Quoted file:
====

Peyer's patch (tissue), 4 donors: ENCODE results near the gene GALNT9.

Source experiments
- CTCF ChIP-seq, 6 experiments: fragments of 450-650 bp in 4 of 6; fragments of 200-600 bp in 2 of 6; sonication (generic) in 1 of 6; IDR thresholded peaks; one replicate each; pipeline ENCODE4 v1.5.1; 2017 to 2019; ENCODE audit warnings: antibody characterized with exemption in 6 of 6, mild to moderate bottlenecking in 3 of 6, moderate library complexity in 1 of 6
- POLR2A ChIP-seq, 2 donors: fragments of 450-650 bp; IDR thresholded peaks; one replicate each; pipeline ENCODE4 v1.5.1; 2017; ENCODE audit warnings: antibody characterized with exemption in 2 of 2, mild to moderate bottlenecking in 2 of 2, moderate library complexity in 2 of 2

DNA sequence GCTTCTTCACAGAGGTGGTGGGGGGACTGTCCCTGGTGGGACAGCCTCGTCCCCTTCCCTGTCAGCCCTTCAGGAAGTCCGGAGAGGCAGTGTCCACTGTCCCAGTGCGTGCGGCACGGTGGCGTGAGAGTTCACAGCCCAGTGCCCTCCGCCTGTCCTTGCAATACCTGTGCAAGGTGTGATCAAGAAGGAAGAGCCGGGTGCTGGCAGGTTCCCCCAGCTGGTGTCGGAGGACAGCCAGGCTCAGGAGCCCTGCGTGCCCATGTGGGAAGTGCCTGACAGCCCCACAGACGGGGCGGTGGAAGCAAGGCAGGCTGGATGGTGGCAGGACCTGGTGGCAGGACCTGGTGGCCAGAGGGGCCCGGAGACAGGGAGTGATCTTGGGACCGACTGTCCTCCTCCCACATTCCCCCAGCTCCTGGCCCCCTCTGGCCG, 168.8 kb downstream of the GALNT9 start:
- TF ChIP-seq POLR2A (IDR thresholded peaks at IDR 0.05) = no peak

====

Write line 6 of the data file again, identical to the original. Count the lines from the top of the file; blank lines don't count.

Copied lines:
- TF ChIP-seq POLR2A (IDR thresholded peaks at IDR 0.05) = no peak